And that is what this conference is for me - there are no pics of all the connections that took place with old friends and new, connecting me to people in Spain and Switzerland who want to send teams to Bosnia, connecting me with people from Czech and Greece so I can see how they are doing, connecting me with people from Ireland who are coming to run a Faith and Conflict conference in Bosnia in April, and most importantly reminding me how important it is to stay connected to God so that I can do all that I am doing! 

Thursday, February 08, 2018

Northern Ireland Team

A team from YWAM Rostrevor came for 12 days, and it was great having them. They were from all over: Canada, Syria, Hawaii, Germany and Northern Ireland and we managed to get a lot packed into their short visit! We hit the ground running with our last Christmas package distribution at the Children's Home: Our child/teenage actors finished off well:
And the team sang a song to complete the program:
Then it was time to hand out the packages (we can't show the faces of the children for child protection reasons, but you can imagine the joy on them for yourselves :) )

All of the team either sing of play a musical instrument (and usually more than one!) so we decided to do a music workshop with our sponsorship kids: 

Here they are making a fruit choir: each of the parts is singing a fruit name: Mango or Banana or Kiwi. And the great thing is that they are the same in Bosnian, English and German (where the song came from!)
 While we were downstairs, Ljilja had a business workshop upstairs with the moms:
We had one full day of practical work around our building, cleaning up and sorting out stuff... such a great help! And then we prepared for the Christmas party for my volunteers. It was postponed from December as I was not well enough to do it then, and it was so great that they could help out and also hang out with the volunteers:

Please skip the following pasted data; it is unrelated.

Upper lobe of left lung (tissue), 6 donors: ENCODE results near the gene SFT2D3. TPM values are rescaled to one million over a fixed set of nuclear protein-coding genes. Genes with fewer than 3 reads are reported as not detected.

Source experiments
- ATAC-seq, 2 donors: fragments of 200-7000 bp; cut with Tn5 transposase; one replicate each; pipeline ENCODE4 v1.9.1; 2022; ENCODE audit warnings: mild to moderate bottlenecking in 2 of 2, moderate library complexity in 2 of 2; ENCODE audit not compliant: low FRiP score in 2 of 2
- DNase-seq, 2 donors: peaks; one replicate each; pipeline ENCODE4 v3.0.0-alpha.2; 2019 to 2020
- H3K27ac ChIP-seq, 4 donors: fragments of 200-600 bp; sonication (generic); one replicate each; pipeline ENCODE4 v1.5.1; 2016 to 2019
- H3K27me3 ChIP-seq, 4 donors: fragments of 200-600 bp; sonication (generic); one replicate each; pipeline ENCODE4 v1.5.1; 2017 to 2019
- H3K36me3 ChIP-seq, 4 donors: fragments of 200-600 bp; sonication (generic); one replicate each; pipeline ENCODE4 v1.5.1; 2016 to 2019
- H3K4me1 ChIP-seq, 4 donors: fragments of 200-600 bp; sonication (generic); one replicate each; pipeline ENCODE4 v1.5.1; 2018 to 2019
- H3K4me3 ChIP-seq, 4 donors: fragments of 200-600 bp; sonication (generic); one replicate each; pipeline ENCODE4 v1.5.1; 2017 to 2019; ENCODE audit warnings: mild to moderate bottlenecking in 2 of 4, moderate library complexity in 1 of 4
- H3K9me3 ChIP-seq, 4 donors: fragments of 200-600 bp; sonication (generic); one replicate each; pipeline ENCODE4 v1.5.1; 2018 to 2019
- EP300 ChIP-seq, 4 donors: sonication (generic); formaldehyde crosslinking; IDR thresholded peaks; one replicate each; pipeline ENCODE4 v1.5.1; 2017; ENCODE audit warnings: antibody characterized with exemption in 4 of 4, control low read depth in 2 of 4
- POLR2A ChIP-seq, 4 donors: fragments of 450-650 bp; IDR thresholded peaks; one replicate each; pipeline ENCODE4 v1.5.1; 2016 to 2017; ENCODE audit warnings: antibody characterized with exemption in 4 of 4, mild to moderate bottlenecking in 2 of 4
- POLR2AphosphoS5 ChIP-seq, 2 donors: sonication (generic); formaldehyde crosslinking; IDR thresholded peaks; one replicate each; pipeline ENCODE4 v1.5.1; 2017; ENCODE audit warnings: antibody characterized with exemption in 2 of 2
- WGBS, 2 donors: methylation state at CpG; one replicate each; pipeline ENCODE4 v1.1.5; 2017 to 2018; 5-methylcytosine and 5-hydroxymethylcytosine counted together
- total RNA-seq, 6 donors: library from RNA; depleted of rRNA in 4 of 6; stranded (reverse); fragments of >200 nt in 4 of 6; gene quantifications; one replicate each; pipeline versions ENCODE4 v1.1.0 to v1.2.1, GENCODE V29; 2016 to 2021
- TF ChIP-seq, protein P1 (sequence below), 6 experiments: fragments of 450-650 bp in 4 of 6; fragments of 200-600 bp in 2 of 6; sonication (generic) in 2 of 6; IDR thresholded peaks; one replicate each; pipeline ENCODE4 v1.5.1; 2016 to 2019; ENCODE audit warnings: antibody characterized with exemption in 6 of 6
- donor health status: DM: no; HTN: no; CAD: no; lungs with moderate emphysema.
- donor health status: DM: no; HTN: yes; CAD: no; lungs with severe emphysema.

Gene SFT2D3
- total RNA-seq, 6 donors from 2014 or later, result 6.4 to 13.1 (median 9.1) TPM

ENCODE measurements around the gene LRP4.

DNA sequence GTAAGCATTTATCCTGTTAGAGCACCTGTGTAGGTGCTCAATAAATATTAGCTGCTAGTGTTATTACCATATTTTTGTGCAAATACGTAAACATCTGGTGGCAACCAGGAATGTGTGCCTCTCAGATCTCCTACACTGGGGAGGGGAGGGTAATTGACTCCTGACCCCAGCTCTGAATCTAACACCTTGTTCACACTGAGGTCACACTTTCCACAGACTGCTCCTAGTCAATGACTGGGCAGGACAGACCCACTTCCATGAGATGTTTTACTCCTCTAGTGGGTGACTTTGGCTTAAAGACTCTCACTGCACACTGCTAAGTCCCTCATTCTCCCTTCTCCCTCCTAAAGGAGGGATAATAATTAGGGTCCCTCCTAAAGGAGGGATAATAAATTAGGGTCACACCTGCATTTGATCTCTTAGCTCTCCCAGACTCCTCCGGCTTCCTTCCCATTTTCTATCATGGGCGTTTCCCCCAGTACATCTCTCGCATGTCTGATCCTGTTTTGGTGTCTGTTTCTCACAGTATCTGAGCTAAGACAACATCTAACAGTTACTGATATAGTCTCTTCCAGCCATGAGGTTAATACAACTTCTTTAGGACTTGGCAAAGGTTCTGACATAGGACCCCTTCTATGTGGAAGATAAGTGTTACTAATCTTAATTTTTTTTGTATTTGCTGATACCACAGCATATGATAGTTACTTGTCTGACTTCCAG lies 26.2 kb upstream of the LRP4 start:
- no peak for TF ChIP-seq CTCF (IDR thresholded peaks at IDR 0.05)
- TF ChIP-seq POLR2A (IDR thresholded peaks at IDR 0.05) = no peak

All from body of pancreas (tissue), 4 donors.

We had prepared a program of more Christmassy songs with the team, but we were also giving the treat of a new local band... They had started practicing together for the first time in our building, so we asked them to come and play a couple of crowd-pleasing songs:
 For having just got together, they did a great job!
 And they got even everyone on their feet and dancing, so I think it was a success!
 After that, we had more hanging out:
 And enjoying the food:
Two of the girls on the team and I spent ALL afternoon baking, but from the expression on these two volunteer's faces I think it was worth it: all unusual cakes for here: brownies, pumpkin pie, cinnamon rolls, and other specialities!
We did end off the program with some more "Holy" music and a good message about Christmas:
During the week we went again to the Children's Home and the team did a great cultural program for the kids there, including Syrian dancing and a Hawaii shout which went down really well. But then it was time for the
 The team sang some songs to get things rolling...

And then the locals joined in...
 Including sharing the Uzicko Kolo (a traditional circle dance)
I even got involved in the fun by the end of the night... It was a great evening and everyone enjoyed themselves!! (and thanks to Ljilja for the funky photos!)

Before they left they had fun hanging out not just with the volunteers, but also with our teenage actors from our Christmas plays, and also ran another children's workshop with our sponsorship kids. As I said, we packed in a lot in their short visit!

It was with sad hearts that we said goodbye to them and sent them on their way to Sarajevo...